Spectacular Science DEBATE POST!: Tornadoes vs. Thunderstorms

This blog post is another a debate showdown! We take topics and make them into a debate!! Today’s topic is… Tornadoes vs. Thunderstorms. Which one is more interesting or cooler? Please send us what side you agree with by going to www.spectacularsci.com/debateform and fill out our form!


Tornadoes are a rotating column of air that spins very fast. They are made up of a giant cloud that stretches from above to the ground. Tornadoes can have violent winds and lots of rain. Tornadoes can do lots of damage, so it is important to take shelter during a tornado. Tornadoes are usually formed in severe thunderstorms. In the thunderstorm, there can be warm air and cold air. The warm air rises and the cold air sinks. That rising and sinking pattern creates rotation. This only happens sometimes. The spinning part actually is laid on it’s side. Strong winds from the storm tilt the tornado into a swirling column of clouds. That is how a tornado forms. Tornadoes can have high winds which can be damaging. It is important to stay safe by going to the interior room or the basement of your house or apartment. You should also bring a mattress ot pillows to protect you from flying debris.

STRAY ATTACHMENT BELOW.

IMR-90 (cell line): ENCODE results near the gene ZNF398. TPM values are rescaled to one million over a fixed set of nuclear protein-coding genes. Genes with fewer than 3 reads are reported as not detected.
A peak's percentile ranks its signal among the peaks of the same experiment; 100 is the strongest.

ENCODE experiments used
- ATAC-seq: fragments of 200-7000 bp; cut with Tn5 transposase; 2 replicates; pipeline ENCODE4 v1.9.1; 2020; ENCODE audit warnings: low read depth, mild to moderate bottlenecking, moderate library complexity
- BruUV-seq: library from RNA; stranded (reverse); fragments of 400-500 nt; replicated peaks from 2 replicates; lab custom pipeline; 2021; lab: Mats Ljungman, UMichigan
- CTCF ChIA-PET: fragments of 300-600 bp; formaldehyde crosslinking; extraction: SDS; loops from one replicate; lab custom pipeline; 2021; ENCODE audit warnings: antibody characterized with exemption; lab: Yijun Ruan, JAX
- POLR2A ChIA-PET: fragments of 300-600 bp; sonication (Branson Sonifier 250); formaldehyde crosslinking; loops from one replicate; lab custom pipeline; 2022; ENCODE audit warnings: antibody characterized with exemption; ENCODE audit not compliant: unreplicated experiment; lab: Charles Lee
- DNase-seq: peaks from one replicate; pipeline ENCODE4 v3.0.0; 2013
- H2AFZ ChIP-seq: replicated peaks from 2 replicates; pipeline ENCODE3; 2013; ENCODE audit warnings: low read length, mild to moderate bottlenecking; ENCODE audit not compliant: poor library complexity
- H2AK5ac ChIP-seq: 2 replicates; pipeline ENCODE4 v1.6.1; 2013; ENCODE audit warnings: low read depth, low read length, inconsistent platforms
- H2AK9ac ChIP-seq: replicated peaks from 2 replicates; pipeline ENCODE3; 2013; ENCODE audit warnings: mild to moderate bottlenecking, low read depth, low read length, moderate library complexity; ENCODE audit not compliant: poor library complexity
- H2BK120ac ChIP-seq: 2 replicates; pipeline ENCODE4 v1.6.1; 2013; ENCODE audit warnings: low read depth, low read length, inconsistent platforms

Thunderstorms are storms with cumulonimbus or storm clouds. The clouds have water inside of them and the water pours down on the ground below. Thunderstorms can also have heavy winds. Lightning and thunder are the main things in thunderstorms. Here is how lightning happens: First, we have to start off with a storm cloud. Tiny pieces of ice, which are actually frozen water droplets, clash around inside of the storm cloud. This clashing makes an electric charge that is then stored inside of the cloud. The positively charged electricity goes to the top of the cloud and the negatively charged electricity settles at the bottom. Since opposites attract, the negative charge jumps from where it is at the bottom of the cpud to the top of the cloud. That jump is what we see as a bolt of lighting. We just said that because of the charges jumping from the negative to the positive is what causes lightning. The ground under a storm cloud is also positively charged. The positive charge tends to bunch up in things that stick up high from the ground like trees and tall buildings. The negative charge from the ground hits the positively charged ground. That is how lightning strikes the ground. Now, here is how thunder happens: the lightning strike is so powerful that it opens up a pocket of air called a channel. When the lightning is gone, the pocket collapses in on itself causing the sound. It is like a balloon popping. This is what is going on during a thunderstorm.